Welcome to the THF Monthly Kukai.
This month’s theme:
Note: Anonymity is an essential part of any kukai. Please respect this to offer the reader (and voter) the opportunity to choose only the poem.
The THF Kukai Overview
A kukai is a (usually quite casual) poetry contest. The administrator of the kukai (that’s us) assigns a theme for a given writing period and posts to Troutswirl (The Haiku Foundation blog) on the THF site, which is then redirected outward through our various media outlets. Poets write work to this theme during the allotted time and submit it to the administrator. The work submitted is gathered into an anonymous roster and posted to Troutswirl (The Haiku Foundation blog) for public viewing. At that time all participating poets and other interested readers may vote for their favorites. Votes are tallied and the results made public. The top winners will be acknowledged each month, and offered their choice of prizes from a list compiled by the Foundation. Please remember that everyone who votes is a winner — the process of choosing your personal favorites is not just fun, but also one of the best ways to improve your own haiku practice!
Results of Last Month’s THF Kukai
In June there were 155 submissions from twenty-seven countries across five continents.
One hundred ten voters casting ballots determined the following results.
First Prize canning day mason jars filled with sunshine — Sasha A. Palmer (55 points - 3; 6; 4; 2; 0) This haiku certainly presents a pleasing picture. Does it do anything more than that? I think that it does, after a second reading –– that is, if I am willing to dwell with it a little longer. For me it brought up this “behind-thought”: that these jars of fruit (I am visualising peaches, or perhaps apricots) not only have the appearance of sunshine, but they could never have come into existence without it. We may find a satisfying circularity in this revelation. Second Prize back to school . . . a refugee child’s eyes fill with sunshine — Hifsa Ashraf (51 points - 6; 0; 4; 4; 1) There is an inherent and powerful “hook” (albeit experienced more strongly by some readers than by others) in the very mention of a child or children in haiku. With this comes the hazard that it is almost too easy to engage the reader’s sympathetic response without really delivering anything notable or specific. This poem has the merit of reminding us how the majority of children, in any culture, thrive on companionship and mental stimulus, just as much –– if not so obviously –– as a secure home and caring family. Third Prize vine-ripe tomato sinking my teeth into sunshine — Sharon Martina (49 points - 6; 2; 2; 1; 3) Most of what was said above about the first-place poem “canning day” applies equally here. But there is a major difference in the perspective of the two poets, as represented in these two pieces. The first is contemplative in mood, while here we have a much more active situation. The writer is actually consuming the fruit rather than just admiring it, and this brings human existence and survival into that same over-arching cycle. Honorable Mentions beehive . . . all the buzz around sunshine — sanjuktaa asopa a whiff of spring sunshine dog’s fur — Peter Pache For me this is the most engaging poem of the June crop. It causes me to respond not with, “Yes, that is so”, but rather with, “How interesting. Can that be so?” At the same time it has to be said that this is a very different kind of haiku, with a very different intent. (I cannot prevent the old expression “chalk and cheese” coming to mind.) chrysanthemums — a shaft of sunlight on headstones — Daniela Misso winter sunshine the homeless man and I share a smile — Margaret Mahony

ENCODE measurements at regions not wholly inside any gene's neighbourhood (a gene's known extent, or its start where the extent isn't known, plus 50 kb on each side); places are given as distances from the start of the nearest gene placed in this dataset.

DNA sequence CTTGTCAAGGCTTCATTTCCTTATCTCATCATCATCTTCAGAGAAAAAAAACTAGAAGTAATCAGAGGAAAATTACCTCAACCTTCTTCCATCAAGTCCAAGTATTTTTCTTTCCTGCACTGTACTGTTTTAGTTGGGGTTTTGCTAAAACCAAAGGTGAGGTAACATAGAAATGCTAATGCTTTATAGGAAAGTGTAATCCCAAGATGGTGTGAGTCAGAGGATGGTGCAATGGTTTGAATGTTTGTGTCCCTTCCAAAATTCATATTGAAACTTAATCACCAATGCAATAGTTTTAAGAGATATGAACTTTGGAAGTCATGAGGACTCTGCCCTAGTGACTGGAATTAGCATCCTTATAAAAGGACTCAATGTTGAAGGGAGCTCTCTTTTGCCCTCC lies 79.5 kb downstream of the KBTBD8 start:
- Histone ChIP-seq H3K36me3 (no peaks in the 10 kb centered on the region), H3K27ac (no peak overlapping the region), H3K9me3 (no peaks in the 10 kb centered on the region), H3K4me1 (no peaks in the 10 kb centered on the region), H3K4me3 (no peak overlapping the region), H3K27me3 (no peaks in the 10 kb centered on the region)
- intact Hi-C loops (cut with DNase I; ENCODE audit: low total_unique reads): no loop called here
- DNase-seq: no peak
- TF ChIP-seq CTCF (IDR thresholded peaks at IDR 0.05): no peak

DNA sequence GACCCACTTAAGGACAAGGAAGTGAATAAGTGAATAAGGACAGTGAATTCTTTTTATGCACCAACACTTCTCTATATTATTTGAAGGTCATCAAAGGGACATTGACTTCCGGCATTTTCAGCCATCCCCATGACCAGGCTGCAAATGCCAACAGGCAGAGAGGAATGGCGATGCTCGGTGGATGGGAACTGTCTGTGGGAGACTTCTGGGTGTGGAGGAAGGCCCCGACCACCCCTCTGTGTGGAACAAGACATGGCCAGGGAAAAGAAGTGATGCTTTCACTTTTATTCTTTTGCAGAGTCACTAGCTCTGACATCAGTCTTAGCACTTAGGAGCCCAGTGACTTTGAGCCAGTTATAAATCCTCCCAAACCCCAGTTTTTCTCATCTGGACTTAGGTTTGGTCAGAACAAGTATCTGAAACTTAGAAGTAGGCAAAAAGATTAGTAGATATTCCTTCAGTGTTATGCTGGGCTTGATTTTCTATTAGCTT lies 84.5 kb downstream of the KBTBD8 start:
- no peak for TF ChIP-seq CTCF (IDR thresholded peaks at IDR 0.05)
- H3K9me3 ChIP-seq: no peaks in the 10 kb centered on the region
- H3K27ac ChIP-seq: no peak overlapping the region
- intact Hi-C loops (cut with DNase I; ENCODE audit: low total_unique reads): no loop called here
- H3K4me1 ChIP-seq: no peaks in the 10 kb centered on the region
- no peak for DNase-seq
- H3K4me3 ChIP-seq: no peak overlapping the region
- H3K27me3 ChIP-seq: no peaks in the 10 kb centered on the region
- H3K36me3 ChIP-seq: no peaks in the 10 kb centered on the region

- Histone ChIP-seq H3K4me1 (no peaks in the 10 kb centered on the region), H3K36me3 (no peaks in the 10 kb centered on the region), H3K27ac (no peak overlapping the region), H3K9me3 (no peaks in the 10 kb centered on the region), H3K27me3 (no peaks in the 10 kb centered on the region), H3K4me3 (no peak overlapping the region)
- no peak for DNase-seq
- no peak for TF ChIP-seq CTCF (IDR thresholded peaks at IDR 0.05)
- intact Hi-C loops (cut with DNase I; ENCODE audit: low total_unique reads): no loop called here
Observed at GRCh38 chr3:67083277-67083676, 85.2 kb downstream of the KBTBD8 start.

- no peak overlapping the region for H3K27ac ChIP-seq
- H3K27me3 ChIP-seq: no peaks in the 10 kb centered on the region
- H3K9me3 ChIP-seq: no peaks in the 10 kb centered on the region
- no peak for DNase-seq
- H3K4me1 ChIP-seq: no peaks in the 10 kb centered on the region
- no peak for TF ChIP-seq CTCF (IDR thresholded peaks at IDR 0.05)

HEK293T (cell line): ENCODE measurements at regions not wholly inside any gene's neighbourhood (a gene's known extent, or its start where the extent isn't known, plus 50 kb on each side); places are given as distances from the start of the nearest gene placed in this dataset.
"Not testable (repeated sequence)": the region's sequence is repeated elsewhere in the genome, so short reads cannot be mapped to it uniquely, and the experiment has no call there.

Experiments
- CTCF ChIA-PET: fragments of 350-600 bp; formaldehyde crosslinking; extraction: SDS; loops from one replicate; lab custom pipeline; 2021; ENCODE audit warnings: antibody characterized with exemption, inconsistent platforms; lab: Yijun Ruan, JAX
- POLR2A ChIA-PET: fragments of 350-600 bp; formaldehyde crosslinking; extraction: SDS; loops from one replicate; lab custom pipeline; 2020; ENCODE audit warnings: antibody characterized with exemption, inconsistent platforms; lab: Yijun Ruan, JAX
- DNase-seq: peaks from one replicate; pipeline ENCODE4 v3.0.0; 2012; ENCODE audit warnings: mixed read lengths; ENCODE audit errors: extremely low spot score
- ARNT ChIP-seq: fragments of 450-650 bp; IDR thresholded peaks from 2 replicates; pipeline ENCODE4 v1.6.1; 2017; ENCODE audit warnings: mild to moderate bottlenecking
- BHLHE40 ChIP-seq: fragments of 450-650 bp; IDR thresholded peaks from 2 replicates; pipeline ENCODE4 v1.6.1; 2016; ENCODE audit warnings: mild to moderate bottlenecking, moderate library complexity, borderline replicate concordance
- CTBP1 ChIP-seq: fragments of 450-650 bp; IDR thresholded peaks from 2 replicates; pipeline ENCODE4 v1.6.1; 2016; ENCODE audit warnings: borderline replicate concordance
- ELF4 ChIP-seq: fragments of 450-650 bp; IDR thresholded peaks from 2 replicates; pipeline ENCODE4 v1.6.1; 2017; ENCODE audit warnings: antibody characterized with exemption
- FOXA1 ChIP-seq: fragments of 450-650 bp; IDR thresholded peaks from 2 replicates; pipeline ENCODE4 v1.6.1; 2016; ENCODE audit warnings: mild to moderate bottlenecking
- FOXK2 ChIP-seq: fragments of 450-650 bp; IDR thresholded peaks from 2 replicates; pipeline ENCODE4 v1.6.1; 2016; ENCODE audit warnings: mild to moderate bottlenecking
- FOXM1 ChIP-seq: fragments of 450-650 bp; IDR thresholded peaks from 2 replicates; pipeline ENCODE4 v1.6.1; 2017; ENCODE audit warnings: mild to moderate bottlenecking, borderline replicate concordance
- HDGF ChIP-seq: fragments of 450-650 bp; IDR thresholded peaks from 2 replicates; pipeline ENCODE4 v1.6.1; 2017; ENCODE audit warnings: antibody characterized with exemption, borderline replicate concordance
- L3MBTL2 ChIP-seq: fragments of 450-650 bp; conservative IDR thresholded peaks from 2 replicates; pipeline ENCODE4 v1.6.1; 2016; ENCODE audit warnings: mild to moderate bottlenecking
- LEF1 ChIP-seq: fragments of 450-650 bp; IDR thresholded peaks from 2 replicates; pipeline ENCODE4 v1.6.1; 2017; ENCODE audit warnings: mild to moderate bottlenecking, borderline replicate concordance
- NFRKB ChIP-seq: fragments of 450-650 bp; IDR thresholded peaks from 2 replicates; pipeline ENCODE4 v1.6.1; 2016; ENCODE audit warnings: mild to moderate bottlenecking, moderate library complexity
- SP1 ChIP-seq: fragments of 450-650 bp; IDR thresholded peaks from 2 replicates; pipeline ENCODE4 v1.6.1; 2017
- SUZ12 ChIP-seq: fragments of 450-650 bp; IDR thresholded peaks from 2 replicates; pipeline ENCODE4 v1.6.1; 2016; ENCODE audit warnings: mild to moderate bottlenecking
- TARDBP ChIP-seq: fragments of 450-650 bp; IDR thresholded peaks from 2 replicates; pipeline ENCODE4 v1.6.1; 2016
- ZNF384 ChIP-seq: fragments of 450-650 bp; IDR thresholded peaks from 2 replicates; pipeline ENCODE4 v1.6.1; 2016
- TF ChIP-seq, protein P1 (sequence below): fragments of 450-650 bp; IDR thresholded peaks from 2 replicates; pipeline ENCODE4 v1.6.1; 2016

Remarks are by Dee Evetts, THF Monthly Kukai Commentator. He is an internationally known haiku poet and author of “The Conscious Eye” series on contemporary themes in Frogpond in the late 1990s and early 2000s.
Writing for The Haiku Foundation Monthly Kukai
On the first day of each month The Haiku Foundation will announce the kukai theme for that month. This theme should be the topic of your poem, and may be stated (by using the theme word or words) or implied. Form may be traditional (three-line, 5-7-5) or free (various numbers of lines and/or syllables). Season words (kigo) may or may not be used at the poet’s discretion. A poet may submit one poem per theme. All poems must be the original, unpublished work of the author. In order to maintain the spirit and fairness of the kukai, a poem that has appeared anywhere with its author’s name cannot be allowed for submission.
Please use the Kukai submission form below to enter your poem, and then press Submit to send your entry. No other submissions will be recognized or honored. Once a poem is submitted it cannot be revised. All poems must be signed (that is, no “anonymous” poems will be accepted, and the Submit button will not be available until both Name, Email, and Place of Residence fields are filled in). Poets will not receive acknowledgment of their submissions. Poems will be accepted from the announcement of the theme through midnight of the 15th of that month. All poets are eligible to participate. Administrators of the kukai are ineligible to submit poems. Your submission form to us should look something like this:
line one followed by line two and then line three
orthis poem is all in one line
orjjjjjjjjjjj kkkkkkkkkk lll mmmmm
[all lines right-justified]
If your poem has special formatting requirements you should note them as in the third example above.
Good luck, and have fun!